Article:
The mainstream model of local economics, focused on agglomeration and trickle down, is failing our cities. A new approach is emerging, one that works with the grain of places and the people that live in them.
Newcastle Archives - Page 2 of 3 - NewStart
The decline of manufacturing and the impact of public sector cuts are creating a perfect storm in Newcastle's marginalised areas. Can the city forge a new vision that goes beyond municipalism and industrial growth?
Has the legacy of the Jarrow March embedded this sense of powerlessness? Is the north east struggling economically because they don’t have the skills, or because they don’t have the confidence?
There’s a real opportunity for us to work collectively to establish Newcastle as a leading city, one that delivers economic growth sustainably and is willing to experiment in delivery.
Celebrating 20 years, the Ouseburn Trust has turned a derelict area of Newcastle into the biggest creative cluster in the north-east and become a case study example of how to embed social value through regeneration, as chief officer Chris Barnard explains.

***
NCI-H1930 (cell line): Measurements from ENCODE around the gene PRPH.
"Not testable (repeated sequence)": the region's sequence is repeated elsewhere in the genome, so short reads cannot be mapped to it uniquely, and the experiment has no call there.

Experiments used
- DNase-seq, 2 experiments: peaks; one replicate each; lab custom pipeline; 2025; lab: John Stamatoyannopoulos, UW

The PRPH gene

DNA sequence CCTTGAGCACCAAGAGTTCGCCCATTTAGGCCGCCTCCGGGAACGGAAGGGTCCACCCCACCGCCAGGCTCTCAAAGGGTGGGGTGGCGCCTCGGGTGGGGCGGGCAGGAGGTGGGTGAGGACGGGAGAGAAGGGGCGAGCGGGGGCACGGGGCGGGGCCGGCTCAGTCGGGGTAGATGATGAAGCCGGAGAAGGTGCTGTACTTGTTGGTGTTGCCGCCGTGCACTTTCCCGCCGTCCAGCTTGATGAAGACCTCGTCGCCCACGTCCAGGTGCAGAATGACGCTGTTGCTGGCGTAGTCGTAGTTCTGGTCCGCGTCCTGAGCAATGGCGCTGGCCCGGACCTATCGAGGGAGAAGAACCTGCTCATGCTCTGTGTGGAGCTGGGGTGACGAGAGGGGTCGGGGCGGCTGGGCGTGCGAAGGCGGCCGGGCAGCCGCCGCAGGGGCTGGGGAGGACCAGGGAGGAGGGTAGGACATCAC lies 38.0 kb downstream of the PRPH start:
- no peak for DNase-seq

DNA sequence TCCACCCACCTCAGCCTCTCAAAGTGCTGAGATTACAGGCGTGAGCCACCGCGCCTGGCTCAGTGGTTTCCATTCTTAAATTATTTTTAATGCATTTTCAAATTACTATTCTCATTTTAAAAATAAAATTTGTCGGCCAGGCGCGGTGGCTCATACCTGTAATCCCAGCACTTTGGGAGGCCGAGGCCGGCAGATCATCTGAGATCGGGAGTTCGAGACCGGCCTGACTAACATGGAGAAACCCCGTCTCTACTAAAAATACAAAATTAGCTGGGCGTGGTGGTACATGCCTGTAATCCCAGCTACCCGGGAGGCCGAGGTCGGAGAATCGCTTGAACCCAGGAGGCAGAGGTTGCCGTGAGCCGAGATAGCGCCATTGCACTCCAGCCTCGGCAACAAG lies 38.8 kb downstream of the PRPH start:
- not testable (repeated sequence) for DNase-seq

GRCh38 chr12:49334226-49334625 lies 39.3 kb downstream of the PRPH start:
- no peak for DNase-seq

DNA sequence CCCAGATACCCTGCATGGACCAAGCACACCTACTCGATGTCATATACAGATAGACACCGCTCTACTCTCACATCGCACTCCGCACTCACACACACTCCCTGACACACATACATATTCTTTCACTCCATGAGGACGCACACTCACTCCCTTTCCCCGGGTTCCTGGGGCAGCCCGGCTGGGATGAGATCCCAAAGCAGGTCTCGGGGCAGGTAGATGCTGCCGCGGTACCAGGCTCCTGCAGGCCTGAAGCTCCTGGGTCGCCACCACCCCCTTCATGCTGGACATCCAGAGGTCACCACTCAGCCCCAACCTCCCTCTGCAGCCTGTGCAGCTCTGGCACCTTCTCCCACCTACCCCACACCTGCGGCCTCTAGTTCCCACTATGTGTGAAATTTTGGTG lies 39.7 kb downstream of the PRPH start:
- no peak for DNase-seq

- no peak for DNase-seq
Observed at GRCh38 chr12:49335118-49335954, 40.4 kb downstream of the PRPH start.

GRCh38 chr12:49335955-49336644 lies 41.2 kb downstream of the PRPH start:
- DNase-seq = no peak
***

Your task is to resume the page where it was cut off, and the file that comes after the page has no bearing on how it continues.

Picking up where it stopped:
Within the third sector we are increasingly conscious of our interdependence on each other. A few years ago large, small and medium local third sector organisations got together to develop a consortium to seek and secure public sector contracts which no one member of the consortium could deliver alone.
The neighbourhood of Walker in Newcastle is both unique yet typical of communities under stress across the UK. Like many such places, the solutions to the area's problems need to be found from within, says Anthony Woods-Waters
Nick Forbes, the leader of Newcastle council, has been vocal about the pain that austerity is causing - and will continue to cause - to the city. He talks to New Start about the impact of another Â£100m cuts, investing to grow and building a fairer city.
Riverside Community Health Project has been fighting inequalities since the 1980s but is now inundated by those falling through the gaps in provision, says Sarah Hunter
So what is this initiative telling us? To some extent it is revealing the limitations of philanthropy. The most obvious gap in its offer is spatial, reflecting the distribution of people with money to give. Put simply, Newcastle gets a better deal than Sunderland because more rich people live there.